Bioaerosol Monitoring and Dispersion from Composting Sites
Environmental consultancy ADAS outlines its research into tackling the dispersal of gases from composting sites without causing a stink.
Having its own commercial composting centre at St Ives in Cambridgeshire, ADAS is well aware that the composting of organic waste from industrial and domestic sources is an essential component in the modern waste management mix and key to meeting increasingly stringent recycling targets.
The potential harmful effects of bioaerosol emissions from composting operations are a concern for the Environment Agency, local authority environmental health departments and planners, health and safety practitioners and the public at large.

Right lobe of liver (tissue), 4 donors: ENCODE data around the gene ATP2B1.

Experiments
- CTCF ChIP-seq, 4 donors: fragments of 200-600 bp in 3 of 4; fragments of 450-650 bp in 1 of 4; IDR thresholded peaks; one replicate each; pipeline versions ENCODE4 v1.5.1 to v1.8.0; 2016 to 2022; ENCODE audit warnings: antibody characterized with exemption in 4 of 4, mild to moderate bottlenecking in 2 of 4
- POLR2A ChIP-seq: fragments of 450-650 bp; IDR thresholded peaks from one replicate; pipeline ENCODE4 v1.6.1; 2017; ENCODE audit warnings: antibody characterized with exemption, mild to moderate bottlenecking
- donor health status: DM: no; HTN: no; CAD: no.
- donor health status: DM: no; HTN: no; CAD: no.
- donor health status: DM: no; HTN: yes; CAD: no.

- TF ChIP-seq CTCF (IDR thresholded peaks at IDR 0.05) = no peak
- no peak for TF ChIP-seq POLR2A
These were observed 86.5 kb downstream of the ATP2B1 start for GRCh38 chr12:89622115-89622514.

With this in mind a project to analyse the levels of bioaerosol emissions that occur on commercially operated sites was developed by Patrick Pierrepont, business manager at Envar Ltd – part of the ADAS group of companies.
While protocols for the measurement of bioaerosols are circulated by the Compost Association, ADAS developed the techniques and equipment to be used throughout the research.
The objective of this research study was to measure bioaerosol and odour levels from a range of different types of commercial composting operations.
In particular, the data was analysed to obtain a greater understanding of the rate of decline of bioaerosol concentrations over distance from these facilities and the variation in odour from material at different stages in the process.
The study also sought to establish if the bioaerosol source can be predicted via the use of dispersion modelling and to identify opportunities and management practices to help reduce emissions of bioaerosols and odours from composting facilities.